Remember black walnut hull, bark and leaves powder are useful in expelling worms when taken internally.
     
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  7. watcherchris

    watcherchris Master Survivalist
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    I use baking soda. ..too...

    Also toothpaste...and stock up on toothbrushes....

    But after I get done rinsing the toothpaste or baking soda out of my mouth I use peroxide...the 2 or 3 percent stuff...to rinse out my mouth...after re brushing my teeth and gums...tongue.

    My breath stays fresher much much longer and it also cleans up my tooth brush...at the same time.

    I don't get that awful good morning breath when waking up like I used to do.

    My non Ishmaelite .02,
    Watcherchris
     
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  8. varuna

    varuna Tree killer & a cat person
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    This is always included in my kit

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  9. GrizzlyetteAdams

    GrizzlyetteAdams Crap Creek Survivor
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    I know that tea or tincture made with black walnut hulls is highly medicinal, but myself, I would never use the powdered hull on my gums. It is too abrasive which will eventually cause the gums to pull away from teeth and contribute to periodontal disease in the future. It will also contribute to staining of the teeth.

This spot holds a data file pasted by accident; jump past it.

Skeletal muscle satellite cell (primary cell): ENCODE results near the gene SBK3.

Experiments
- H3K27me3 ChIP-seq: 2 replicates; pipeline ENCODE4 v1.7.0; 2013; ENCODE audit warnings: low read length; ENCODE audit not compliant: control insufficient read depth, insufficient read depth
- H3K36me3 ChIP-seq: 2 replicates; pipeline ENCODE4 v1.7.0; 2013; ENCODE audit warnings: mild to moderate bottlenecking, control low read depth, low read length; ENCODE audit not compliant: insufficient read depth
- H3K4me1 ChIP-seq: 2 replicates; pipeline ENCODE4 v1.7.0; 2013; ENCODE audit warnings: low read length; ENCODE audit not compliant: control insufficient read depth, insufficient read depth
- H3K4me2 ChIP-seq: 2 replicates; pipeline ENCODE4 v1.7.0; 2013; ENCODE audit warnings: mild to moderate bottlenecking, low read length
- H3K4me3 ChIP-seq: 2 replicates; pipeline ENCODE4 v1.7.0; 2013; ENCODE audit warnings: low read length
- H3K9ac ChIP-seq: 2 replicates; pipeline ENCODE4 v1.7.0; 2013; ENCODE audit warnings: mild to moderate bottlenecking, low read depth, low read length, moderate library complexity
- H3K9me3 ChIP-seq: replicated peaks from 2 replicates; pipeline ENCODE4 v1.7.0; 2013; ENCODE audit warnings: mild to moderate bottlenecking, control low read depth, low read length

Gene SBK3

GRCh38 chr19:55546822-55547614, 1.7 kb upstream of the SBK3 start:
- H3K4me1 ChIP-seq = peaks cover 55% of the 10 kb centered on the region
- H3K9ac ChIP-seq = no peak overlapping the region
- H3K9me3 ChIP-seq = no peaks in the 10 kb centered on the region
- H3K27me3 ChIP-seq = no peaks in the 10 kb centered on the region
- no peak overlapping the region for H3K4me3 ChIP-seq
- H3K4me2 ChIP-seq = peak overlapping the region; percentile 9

For centuries, many cultures around the world have used softened twig brushes. https://en.wikipedia.org/wiki/Teeth_cleaning_twig


    "To make a twig toothbrush, simply cut a green twig about the diameter of a pencil and just as long. Pound the end of the twig with a clean, smooth rock. Then chew this end for a minute to moisten and soften the bristles; and finally, brush away.

    You can even bend the end of the twig at a 90 degree angle to get the backs of your teeth as well..."


    https://www.outdoorlife.com/blogs/survivalist/2012/02/survival-skills-how-make-toothbrush-field/

    My personal choices: willow and oak twigs, for their medicinal and astringent actions.


    .
     
    Last edited: Sep 13, 2019
  10. Morgan101

    Morgan101 Master Survivalist
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    Me too. In every kit I have, and one in my desk in my office.
     
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  11. Pragmatist

    Pragmatist Master Survivalist
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    Good afternoon Watcherchris,

    Believe the "awful good morning breath" is part of what's called "the aging process".
     
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  12. randyt

    randyt Master Survivalist
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    The dried walnut hull powder is a recommendation from my amish herbalist. To me the baking soda is far more abrasive than the hull. TBH I have a lot of faith in my herbalist, I guess time will tell so far so good.
     
  13. randyt

    randyt Master Survivalist
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  14. GrizzlyetteAdams

    GrizzlyetteAdams Crap Creek Survivor
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    Maybe so, for some people. I have never noticed this problem in anyone that I know. My family has had some really old folks, lol. High nineties up to 104 years of age, and their morning breath was not offensive at all.